The deputy minister stressed that lives can’t be put at risk all for the sake of successfully completing an academic year.
While making her contributions towards the end of Wednesday’s joint meeting between the portfolio committee on basic education and the select committee on education and technology, sports, arts and culture, deputy minister for the department of basic education Reginah Mhaule questioned how feasible it would be to reopen schools on 6 May.
“I don’t know whether we have sufficient time that we can take everything to all the officials that are here because, to me, issues that I think are critical which are raised by members is that the date of the 6th …is it realistic…” began Mhaule.
This after a draft amended school calendar was shared in the portion of the presentation led by Basic Education Director-General Hubert Mweli.
The dates on the calendar were yet to be confirmed this week by Basic Education Minister Angie Motshekga.
The draft calendar suggested teachers would be back at work by 4 May, with pupils back on 6 May. Grades would be phased in, starting with grades 7 and 12.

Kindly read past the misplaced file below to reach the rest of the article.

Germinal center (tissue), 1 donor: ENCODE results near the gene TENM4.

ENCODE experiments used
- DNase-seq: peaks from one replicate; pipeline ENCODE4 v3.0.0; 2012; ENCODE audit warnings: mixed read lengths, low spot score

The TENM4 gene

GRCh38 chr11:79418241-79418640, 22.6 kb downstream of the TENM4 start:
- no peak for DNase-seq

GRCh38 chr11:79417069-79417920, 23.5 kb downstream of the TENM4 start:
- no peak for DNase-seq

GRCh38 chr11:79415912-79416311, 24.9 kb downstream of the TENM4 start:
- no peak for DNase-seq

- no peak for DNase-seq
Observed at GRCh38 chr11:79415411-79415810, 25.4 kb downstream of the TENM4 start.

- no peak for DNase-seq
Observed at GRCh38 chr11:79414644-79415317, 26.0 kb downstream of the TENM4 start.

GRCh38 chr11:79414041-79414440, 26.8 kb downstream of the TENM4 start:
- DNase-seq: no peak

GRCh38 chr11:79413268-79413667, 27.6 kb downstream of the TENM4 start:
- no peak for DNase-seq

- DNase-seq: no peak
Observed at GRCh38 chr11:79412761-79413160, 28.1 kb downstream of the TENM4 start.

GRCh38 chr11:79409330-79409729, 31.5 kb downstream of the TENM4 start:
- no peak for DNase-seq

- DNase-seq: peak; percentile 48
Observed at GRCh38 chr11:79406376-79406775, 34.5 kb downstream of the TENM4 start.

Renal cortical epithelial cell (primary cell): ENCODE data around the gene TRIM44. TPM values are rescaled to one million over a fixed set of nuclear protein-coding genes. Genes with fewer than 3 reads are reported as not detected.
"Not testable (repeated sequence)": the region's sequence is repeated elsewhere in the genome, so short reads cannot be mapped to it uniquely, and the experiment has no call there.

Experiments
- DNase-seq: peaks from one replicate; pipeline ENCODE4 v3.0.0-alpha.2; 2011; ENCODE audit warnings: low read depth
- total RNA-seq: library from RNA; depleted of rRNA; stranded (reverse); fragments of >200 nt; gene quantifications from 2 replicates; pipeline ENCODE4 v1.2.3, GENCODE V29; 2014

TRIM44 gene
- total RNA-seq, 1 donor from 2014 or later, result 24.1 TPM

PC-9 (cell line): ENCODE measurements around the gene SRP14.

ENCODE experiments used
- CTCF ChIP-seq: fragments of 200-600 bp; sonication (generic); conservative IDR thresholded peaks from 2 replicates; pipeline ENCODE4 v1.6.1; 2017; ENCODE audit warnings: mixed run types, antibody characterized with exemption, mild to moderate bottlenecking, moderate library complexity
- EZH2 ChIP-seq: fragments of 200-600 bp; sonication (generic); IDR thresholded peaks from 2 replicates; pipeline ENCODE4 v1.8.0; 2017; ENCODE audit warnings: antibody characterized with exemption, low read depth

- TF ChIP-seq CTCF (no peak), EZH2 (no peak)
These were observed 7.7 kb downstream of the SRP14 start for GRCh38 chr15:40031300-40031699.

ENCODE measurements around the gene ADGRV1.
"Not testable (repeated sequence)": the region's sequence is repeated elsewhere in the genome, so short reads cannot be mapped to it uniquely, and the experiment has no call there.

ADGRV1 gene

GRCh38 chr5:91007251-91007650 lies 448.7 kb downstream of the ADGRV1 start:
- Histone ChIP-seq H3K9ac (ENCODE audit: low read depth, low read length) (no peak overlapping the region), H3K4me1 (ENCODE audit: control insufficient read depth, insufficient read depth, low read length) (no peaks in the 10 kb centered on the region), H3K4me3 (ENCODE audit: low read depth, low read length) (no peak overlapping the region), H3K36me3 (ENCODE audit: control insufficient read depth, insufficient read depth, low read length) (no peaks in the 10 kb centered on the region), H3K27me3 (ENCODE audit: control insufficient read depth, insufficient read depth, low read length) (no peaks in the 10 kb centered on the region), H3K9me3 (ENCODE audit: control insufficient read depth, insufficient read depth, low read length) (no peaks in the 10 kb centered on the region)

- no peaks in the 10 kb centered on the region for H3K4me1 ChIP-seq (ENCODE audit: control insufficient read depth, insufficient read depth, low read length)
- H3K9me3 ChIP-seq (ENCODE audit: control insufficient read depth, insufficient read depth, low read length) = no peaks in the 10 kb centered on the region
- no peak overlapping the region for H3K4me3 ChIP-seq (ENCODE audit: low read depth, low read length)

Mhaule confirmed in the live stream that staff such as principals and chairpersons of school governing bodies would indeed be back on the 4th to prepare for the as-yet unconfirmed return of learners.
However, she suggested the date for the reopening of schools had of necessity already been changed from 6 May after the social cluster had deemed the proposed timeline unrealistic.
“We cannot say we are presenting a cast [in] stone plan if the members of the portfolio and select committees see some gaps that you cannot go on this. Yesterday after presenting to the social cluster, the social cluster indicated that the date of the 6th is not realistic. So we need to change it, which [in] the presentation that I have now, that date is changed.”
The deputy minister stressed that lives could not be put at risk for the sake of successfully completing an academic year and she reiterated that saving lives would be prioritised in all decision-making.
– The Citizen